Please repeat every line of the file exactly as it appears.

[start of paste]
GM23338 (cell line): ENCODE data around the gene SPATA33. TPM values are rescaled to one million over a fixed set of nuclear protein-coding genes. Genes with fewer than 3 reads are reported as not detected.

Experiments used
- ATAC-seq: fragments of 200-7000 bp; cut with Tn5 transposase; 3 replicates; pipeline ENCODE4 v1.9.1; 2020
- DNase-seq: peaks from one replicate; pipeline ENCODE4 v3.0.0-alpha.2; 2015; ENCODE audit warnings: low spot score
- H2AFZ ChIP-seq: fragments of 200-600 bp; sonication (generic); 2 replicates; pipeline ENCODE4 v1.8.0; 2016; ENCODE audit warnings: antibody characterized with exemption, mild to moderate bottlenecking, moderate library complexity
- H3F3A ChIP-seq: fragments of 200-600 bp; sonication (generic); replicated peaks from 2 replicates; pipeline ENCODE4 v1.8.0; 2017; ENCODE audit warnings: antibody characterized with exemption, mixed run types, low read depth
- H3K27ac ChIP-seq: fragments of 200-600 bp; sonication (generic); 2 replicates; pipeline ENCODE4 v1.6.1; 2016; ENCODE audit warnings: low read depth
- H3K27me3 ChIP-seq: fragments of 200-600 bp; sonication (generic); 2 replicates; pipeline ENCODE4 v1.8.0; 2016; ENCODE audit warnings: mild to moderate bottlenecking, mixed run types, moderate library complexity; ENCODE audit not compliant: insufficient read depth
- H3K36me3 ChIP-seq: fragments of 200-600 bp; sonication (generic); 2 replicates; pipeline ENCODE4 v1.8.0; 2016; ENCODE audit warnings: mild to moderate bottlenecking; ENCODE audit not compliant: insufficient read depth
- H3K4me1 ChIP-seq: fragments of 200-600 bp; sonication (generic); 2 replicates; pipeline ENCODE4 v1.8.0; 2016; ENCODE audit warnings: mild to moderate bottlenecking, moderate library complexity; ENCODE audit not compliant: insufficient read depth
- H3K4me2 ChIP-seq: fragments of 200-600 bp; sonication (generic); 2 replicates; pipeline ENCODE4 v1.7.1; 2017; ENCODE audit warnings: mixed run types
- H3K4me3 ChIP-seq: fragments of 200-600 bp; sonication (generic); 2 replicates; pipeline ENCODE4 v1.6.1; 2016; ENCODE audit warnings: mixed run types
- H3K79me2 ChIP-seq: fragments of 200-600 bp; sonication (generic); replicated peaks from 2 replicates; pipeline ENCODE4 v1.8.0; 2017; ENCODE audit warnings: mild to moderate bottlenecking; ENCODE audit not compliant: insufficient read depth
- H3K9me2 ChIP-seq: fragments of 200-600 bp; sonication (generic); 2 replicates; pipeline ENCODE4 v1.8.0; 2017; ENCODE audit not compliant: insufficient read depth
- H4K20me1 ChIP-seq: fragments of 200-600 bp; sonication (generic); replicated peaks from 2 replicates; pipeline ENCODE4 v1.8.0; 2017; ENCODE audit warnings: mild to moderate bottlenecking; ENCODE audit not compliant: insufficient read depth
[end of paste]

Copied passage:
GM23338 (cell line): ENCODE data around the gene SPATA33. TPM values are rescaled to one million over a fixed set of nuclear protein-coding genes. Genes with fewer than 3 reads are reported as not detected.

Experiments used
- ATAC-seq: fragments of 200-7000 bp; cut with Tn5 transposase; 3 replicates; pipeline ENCODE4 v1.9.1; 2020
- DNase-seq: peaks from one replicate; pipeline ENCODE4 v3.0.0-alpha.2; 2015; ENCODE audit warnings: low spot score
- H2AFZ ChIP-seq: fragments of 200-600 bp; sonication (generic); 2 replicates; pipeline ENCODE4 v1.8.0; 2016; ENCODE audit warnings: antibody characterized with exemption, mild to moderate bottlenecking, moderate library complexity
- H3F3A ChIP-seq: fragments of 200-600 bp; sonication (generic); replicated peaks from 2 replicates; pipeline ENCODE4 v1.8.0; 2017; ENCODE audit warnings: antibody characterized with exemption, mixed run types, low read depth
- H3K27ac ChIP-seq: fragments of 200-600 bp; sonication (generic); 2 replicates; pipeline ENCODE4 v1.6.1; 2016; ENCODE audit warnings: low read depth
- H3K27me3 ChIP-seq: fragments of 200-600 bp; sonication (generic); 2 replicates; pipeline ENCODE4 v1.8.0; 2016; ENCODE audit warnings: mild to moderate bottlenecking, mixed run types, moderate library complexity; ENCODE audit not compliant: insufficient read depth
- H3K36me3 ChIP-seq: fragments of 200-600 bp; sonication (generic); 2 replicates; pipeline ENCODE4 v1.8.0; 2016; ENCODE audit warnings: mild to moderate bottlenecking; ENCODE audit not compliant: insufficient read depth
- H3K4me1 ChIP-seq: fragments of 200-600 bp; sonication (generic); 2 replicates; pipeline ENCODE4 v1.8.0; 2016; ENCODE audit warnings: mild to moderate bottlenecking, moderate library complexity; ENCODE audit not compliant: insufficient read depth
- H3K4me2 ChIP-seq: fragments of 200-600 bp; sonication (generic); 2 replicates; pipeline ENCODE4 v1.7.1; 2017; ENCODE audit warnings: mixed run types
- H3K4me3 ChIP-seq: fragments of 200-600 bp; sonication (generic); 2 replicates; pipeline ENCODE4 v1.6.1; 2016; ENCODE audit warnings: mixed run types
- H3K79me2 ChIP-seq: fragments of 200-600 bp; sonication (generic); replicated peaks from 2 replicates; pipeline ENCODE4 v1.8.0; 2017; ENCODE audit warnings: mild to moderate bottlenecking; ENCODE audit not compliant: insufficient read depth
- H3K9me2 ChIP-seq: fragments of 200-600 bp; sonication (generic); 2 replicates; pipeline ENCODE4 v1.8.0; 2017; ENCODE audit not compliant: insufficient read depth
- H4K20me1 ChIP-seq: fragments of 200-600 bp; sonication (generic); replicated peaks from 2 replicates; pipeline ENCODE4 v1.8.0; 2017; ENCODE audit warnings: mild to moderate bottlenecking; ENCODE audit not compliant: insufficient read depth